Report: Consumer VoIP contracts lacking in detail

While there are plenty of providers pushing consumer VoIP, most are letting customers down on the detail, according to new research by Telsyte.

The analyst company's latest report compared the VoIP contracts currently offered with the terms recommended by the Australian Communications Industry Forum (ACIF). According to its findings, those listed by the 25 VoIP providers surveyed varied dramatically.

Consumer VoIP is defined in the study as a voice service offered over a public network via broadband internet, whether that is DSL, wireless, satellite, or HFC. The service can be delivered either through a soft phone or a piece of hardware attached between the modem and telephone.

With so many providers today, it is important for consumers to be informed and to shop around. But managing director of Telsyte, Shara Evans, said the variations and amounts of information each provider offered about its service was a concern.

ACIF recommends 26 points to be covered in a telecommunication contract that include an adequate explanation of what the service is, what the minimum requirements are, the limitations of the service, the service costs, the infrastructure ownership and information on regulatory and consumer protection.

No single provider participating in Telsyte's report fulfilled every point. The length of contracts given to customers varied between one page and 50 pages, with some providers even advertising no contract, according to Evans.

"These companies obviously have very little idea of business, as even a verbal agreement, when money is exchanged, is a legally binding contract," she said.

Only three of the 25 providers were licensed carriers. Another 14 were members of the Telecommunications Industry Ombudsman (TIO) and 10 providers were not involved in any regulatory, self regulatory or industry group at all.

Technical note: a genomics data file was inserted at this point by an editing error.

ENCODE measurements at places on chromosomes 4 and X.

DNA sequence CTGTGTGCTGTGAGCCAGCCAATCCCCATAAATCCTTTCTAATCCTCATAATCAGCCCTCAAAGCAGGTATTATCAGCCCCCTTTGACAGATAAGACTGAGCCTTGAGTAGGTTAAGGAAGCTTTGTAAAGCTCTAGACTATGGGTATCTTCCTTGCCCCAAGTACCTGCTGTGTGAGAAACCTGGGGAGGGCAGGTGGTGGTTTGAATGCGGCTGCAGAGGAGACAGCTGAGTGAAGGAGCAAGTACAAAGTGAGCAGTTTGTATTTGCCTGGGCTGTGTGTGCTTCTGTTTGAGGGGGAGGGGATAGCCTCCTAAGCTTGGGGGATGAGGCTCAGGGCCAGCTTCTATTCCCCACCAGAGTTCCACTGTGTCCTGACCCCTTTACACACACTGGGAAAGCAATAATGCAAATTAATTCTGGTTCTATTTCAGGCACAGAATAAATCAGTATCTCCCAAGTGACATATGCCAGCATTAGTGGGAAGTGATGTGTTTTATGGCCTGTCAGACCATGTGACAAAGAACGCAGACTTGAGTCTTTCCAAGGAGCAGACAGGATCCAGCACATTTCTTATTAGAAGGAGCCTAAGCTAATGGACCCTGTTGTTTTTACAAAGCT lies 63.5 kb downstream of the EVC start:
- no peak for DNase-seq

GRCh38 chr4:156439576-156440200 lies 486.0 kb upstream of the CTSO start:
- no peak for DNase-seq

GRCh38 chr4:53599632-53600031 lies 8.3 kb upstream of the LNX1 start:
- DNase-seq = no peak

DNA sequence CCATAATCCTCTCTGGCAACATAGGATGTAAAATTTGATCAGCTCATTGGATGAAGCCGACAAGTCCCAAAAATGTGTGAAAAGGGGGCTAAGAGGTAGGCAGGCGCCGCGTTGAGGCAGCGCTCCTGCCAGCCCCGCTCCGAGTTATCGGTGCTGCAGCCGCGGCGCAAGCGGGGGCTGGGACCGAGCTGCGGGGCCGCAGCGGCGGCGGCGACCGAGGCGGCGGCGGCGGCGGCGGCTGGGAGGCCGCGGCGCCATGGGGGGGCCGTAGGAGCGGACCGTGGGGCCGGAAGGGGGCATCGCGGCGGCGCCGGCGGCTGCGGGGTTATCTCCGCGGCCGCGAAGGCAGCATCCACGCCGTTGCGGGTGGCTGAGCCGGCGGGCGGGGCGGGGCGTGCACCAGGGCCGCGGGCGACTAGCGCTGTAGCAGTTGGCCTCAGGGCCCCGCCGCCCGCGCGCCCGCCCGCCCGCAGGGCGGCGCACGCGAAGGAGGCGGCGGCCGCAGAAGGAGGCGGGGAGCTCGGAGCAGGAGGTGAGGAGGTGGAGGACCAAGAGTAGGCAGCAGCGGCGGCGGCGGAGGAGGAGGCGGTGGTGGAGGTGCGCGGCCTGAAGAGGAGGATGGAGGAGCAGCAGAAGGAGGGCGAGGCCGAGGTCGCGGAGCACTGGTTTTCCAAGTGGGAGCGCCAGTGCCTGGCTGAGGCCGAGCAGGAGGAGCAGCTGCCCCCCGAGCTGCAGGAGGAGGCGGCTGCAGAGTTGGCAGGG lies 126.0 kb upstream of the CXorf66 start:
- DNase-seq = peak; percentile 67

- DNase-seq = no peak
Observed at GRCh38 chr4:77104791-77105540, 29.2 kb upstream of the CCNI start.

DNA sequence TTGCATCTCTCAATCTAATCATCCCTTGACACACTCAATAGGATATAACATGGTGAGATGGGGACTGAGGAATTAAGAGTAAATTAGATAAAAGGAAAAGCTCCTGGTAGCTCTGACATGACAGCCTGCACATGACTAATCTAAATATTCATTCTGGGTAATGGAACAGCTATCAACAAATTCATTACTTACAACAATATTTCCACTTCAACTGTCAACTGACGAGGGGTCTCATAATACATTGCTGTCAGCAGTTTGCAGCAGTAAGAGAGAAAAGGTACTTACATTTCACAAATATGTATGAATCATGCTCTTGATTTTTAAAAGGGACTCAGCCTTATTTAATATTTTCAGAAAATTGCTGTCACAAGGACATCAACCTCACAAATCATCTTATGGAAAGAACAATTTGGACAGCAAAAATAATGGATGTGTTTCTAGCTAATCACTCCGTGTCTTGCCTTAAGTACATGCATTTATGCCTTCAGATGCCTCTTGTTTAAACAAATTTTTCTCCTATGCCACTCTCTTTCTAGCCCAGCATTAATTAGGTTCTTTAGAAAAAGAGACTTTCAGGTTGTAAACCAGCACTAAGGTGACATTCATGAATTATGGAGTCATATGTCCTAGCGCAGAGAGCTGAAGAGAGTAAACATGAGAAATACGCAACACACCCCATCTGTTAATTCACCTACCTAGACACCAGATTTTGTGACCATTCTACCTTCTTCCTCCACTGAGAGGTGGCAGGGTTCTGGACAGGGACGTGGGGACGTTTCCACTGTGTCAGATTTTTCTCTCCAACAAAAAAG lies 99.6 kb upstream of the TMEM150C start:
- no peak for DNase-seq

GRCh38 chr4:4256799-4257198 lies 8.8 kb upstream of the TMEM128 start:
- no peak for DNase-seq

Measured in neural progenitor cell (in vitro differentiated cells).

"There are some providers offering VoIP services that have had very little experience in the telecommunication industry," Evans said. "Some kind of regulatory structure is important because it offers the consumer a certain amount of protection should they have complaints about the service."

Information on voice quality was also scarce, with only six providers giving customers any documentation.

"Any provider will know that once voice passes through multiple infrastructure owners over the public internet, quality is impossible to guarantee, but this should be disclosed," Evans said.

There was also a lack of information provided by the industry on infrastructure ownership, with only three providers making any mention of this, she said.

Another important area of omission was in the information given to customers about what happens if the terms and conditions change during the contractual period. Half the providers did not make any mention of this, while 40 per cent said that customers need to regularly visit the website to check whether the terms have changed.

"Having to manually check a company's terms and conditions on a weekly basis seems like an odd expectation to have of the consumer," Evans said.

Only nine providers gave any technical information, on issues such as the minimum ADSL speed required to make the service work. Only three providers could provide 000 but there was barely any mention of this limitation in contracts.

engin, with its 50-page user document, came closest to satisfying ACIF's recommendations. A spokesperson for engin said that it was aware of the recommendations but did not believe it should need to meet all of them as consumer VoIP was not a standard telephony service.

Telecommunications analyst, Paul Budde, made a clear distinction between Voice over IP (VoIP) and Voice over Internet (VoIN), claiming VoIN gives VoIP a bad reputation. VoIN was a poorer quality service with little to no customer information or support whereas VoIP offered both quality service and customer support, he said.

Regardless, both industries should be subject to full voice regulatory regime sooner rather than later, he said.

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